Same old same old... Prove your opinions with sources...

"top 1% now pay 46% of the taxes"

The question is what percentage of the nation's income do they receive? More or less than 46%?

jerrye92002 said...

I did look it up; I am sure you can find a source. The last I checked the top 1% take something like 30% of the income. And that seems high.

jerrye92002 said...

And all this talk of income inequality is, again, silly, but it should also be noted that in times of low growth, as Obama has so skillfully managed, income inequality goes UP. As JFK said, "a rising tide lifts all boats." Penalize the rich with high taxes and growth slows and inequality grows. Even if inequality were a problem, the liberal prescription makes it worse.

jerrye92002 said...

I have seen several articles lately about "how to deal with your liberal relatives around the Thanksgiving table." Generally, the advice is to avoid the subject entirely but if it cannot, then try to "find common ground" by agreeing on an objective, and then illustrating by anecdotes why their solution is flawed-- "my neighbor lost his health insurance that he liked and cannot afford Obamacare" for example.

After a few of these, I formulated my own illustration for the income inequality warrior. Serve them first. Then tell them they must share that "income" equally with everybody else at the table. They're bound to ask why others cannot get their own plate, to which the answer is, "But they might get more or less than you. How is that fair?"

John said...

Apparently the upper 1% get ~49% of the income. Wiki Household Income

Meaning they pay about what they get...

jerrye92002 said...

By all means let us be thankful, which is the link you provide, but if you want to provide sources you will have to do better. Happy Holidays.

jerrye92002 said...

Or try this one:

John said...

Need source that shows more than just income tax. It is pretty much the only progressive tax we have.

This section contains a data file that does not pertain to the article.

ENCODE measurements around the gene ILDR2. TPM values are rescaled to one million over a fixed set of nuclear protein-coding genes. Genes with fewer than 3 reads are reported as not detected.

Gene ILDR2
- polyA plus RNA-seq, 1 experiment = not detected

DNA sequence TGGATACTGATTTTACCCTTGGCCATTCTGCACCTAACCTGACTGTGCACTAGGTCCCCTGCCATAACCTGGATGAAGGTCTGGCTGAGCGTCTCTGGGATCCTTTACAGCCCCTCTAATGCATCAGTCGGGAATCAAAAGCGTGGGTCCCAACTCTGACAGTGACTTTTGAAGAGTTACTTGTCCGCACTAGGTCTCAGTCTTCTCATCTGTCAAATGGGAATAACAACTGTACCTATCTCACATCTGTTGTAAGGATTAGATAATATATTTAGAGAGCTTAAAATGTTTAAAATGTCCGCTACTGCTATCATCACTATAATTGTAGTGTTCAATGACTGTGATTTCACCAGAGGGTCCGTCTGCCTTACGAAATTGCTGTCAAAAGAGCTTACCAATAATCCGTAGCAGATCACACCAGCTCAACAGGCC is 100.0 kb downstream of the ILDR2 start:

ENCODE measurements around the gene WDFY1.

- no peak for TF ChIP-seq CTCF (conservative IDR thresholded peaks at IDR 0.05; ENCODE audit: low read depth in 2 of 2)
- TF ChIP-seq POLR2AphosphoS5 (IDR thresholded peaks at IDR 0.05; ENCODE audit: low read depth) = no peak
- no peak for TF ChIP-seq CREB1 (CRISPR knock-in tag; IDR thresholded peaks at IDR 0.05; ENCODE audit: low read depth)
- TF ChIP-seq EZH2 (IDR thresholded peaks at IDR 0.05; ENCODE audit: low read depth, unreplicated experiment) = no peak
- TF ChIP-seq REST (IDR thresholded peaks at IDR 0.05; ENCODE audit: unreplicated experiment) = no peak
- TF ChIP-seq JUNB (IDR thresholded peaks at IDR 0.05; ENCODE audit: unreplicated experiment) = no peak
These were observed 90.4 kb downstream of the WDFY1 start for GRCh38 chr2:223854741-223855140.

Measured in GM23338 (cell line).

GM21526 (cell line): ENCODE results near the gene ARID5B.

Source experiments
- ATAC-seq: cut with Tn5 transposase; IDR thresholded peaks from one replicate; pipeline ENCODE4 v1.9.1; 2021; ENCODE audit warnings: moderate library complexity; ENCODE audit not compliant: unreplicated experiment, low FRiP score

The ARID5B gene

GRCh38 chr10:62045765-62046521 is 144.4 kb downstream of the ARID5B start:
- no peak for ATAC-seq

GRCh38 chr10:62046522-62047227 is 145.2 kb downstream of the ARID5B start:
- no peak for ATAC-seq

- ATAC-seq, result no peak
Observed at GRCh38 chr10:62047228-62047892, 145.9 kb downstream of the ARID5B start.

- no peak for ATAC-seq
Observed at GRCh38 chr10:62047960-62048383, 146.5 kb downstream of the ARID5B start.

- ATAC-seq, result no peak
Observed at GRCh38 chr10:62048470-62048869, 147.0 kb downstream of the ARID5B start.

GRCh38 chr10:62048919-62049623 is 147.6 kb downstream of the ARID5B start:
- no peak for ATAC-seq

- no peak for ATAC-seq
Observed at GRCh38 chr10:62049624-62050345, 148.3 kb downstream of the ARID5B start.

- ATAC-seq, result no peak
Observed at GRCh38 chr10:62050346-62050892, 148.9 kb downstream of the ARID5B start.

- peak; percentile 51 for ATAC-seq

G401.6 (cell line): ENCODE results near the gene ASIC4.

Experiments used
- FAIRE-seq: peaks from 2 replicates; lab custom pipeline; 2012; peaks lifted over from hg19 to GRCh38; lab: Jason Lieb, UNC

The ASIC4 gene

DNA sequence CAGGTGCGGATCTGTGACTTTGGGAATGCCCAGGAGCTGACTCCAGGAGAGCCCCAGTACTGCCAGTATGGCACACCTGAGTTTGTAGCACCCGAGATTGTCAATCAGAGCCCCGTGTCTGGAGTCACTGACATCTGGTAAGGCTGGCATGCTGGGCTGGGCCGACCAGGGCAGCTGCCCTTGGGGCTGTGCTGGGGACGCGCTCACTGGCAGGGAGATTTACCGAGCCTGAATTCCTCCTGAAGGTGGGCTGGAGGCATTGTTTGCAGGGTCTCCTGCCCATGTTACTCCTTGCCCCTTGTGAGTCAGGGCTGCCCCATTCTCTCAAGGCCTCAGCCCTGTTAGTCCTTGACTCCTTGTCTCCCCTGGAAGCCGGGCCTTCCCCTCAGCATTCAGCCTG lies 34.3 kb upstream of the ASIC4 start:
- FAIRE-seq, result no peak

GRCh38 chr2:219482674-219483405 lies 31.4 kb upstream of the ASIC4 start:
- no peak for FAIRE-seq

I think your first number is closer.

jerrye92002 said...

Sorry, but since the only "progressive" tax we have is the major source of federal revenue, and the one liberals ALWAYS want to adjust to make it more "fair" (by making it more complex and therefore less so), we need to stick with the numbers we can easily get. Here in MN, the AFL-CIO-DFL troika is fond of showing how the total tax burden is actually regressive. That includes FICA, which is highly regressive. The nice thing about the FAIR tax is that all of these taxes are eliminated and the resulting sales tax (and essentially the total tax load) is made "perfectly progressive."

John said...

I am happy ignoring FICA since we all get something back from that. (ie insurance and benefits)

But one can not ignore sales taxes, property taxes, fuel taxes, sin taxes, etc and only focus on income tax if one wants to determine if the system is fair.

Just like can not ignore all of the cash receipts and benefits the poor receive from the tax payers.

John said...

Maybe I will do a bit of research and post on this.

jerrye92002 said...

You can and MUST ignore state taxes, local property taxes, and sin taxes because they are all state and local and we are discussing federal tax policy. (actually electoral college reform, but...).

Yes, the total tax "system" is unfair, with the federal taxes (including federal gas tax) being by far the largest component of that system. That is why a complete overhaul, eliminating federal gift tax, estate tax, excise tax, FICA and the entire IRS code and replacing it with a single-rate retail sales tax (on which states can piggyback) is the right approach. And the "poor" would receive a benefit out of it, as well as having work encouraged, not to mention eliminating most of them from the tax rolls entirely. Imagine the poor fellow making $10/hour, who would suddenly get to take home 100% of his paycheck, rather than the 78% or so he now gets after withholding and FICA?